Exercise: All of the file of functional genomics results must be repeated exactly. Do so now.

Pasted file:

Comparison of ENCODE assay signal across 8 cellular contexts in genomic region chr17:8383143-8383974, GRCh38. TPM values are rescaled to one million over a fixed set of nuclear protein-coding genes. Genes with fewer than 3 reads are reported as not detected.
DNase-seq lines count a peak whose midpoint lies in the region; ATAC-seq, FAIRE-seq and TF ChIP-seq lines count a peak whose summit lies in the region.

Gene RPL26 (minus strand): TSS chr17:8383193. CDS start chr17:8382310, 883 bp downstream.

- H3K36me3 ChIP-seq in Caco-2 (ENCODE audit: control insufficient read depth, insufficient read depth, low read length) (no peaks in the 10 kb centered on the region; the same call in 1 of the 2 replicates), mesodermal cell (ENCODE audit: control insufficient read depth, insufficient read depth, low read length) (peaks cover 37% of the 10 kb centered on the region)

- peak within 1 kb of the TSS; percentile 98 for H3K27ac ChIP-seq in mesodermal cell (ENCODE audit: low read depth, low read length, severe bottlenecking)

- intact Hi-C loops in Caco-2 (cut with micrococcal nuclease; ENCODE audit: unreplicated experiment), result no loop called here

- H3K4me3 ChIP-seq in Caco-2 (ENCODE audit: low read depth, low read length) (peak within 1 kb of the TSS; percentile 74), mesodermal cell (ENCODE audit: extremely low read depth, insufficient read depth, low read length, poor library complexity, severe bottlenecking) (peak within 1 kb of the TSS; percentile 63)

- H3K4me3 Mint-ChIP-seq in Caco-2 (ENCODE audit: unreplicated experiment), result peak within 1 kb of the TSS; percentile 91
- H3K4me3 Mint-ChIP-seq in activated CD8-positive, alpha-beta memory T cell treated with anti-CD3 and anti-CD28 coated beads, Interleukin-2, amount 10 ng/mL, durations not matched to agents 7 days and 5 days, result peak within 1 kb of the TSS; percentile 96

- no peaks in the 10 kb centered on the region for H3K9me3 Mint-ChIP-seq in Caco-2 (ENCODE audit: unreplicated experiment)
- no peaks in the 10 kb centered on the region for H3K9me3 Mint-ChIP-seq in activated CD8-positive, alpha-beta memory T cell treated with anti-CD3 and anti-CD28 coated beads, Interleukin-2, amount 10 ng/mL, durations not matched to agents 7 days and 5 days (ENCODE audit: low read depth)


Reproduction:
Comparison of ENCODE assay signal across 8 cellular contexts in genomic region chr17:8383143-8383974, GRCh38. TPM values are rescaled to one million over a fixed set of nuclear protein-coding genes. Genes with fewer than 3 reads are reported as not detected.
DNase-seq lines count a peak whose midpoint lies in the region; ATAC-seq, FAIRE-seq and TF ChIP-seq lines count a peak whose summit lies in the region.

Gene RPL26 (minus strand): TSS chr17:8383193. CDS start chr17:8382310, 883 bp downstream.

- H3K36me3 ChIP-seq in Caco-2 (ENCODE audit: control insufficient read depth, insufficient read depth, low read length) (no peaks in the 10 kb centered on the region; the same call in 1 of the 2 replicates), mesodermal cell (ENCODE audit: control insufficient read depth, insufficient read depth, low read length) (peaks cover 37% of the 10 kb centered on the region)

- peak within 1 kb of the TSS; percentile 98 for H3K27ac ChIP-seq in mesodermal cell (ENCODE audit: low read depth, low read length, severe bottlenecking)

- intact Hi-C loops in Caco-2 (cut with micrococcal nuclease; ENCODE audit: unreplicated experiment), result no loop called here

- H3K4me3 ChIP-seq in Caco-2 (ENCODE audit: low read depth, low read length) (peak within 1 kb of the TSS; percentile 74), mesodermal cell (ENCODE audit: extremely low read depth, insufficient read depth, low read length, poor library complexity, severe bottlenecking) (peak within 1 kb of the TSS; percentile 63)

- H3K4me3 Mint-ChIP-seq in Caco-2 (ENCODE audit: unreplicated experiment), result peak within 1 kb of the TSS; percentile 91
- H3K4me3 Mint-ChIP-seq in activated CD8-positive, alpha-beta memory T cell treated with anti-CD3 and anti-CD28 coated beads, Interleukin-2, amount 10 ng/mL, durations not matched to agents 7 days and 5 days, result peak within 1 kb of the TSS; percentile 96

- no peaks in the 10 kb centered on the region for H3K9me3 Mint-ChIP-seq in Caco-2 (ENCODE audit: unreplicated experiment)
- no peaks in the 10 kb centered on the region for H3K9me3 Mint-ChIP-seq in activated CD8-positive, alpha-beta memory T cell treated with anti-CD3 and anti-CD28 coated beads, Interleukin-2, amount 10 ng/mL, durations not matched to agents 7 days and 5 days (ENCODE audit: low read depth)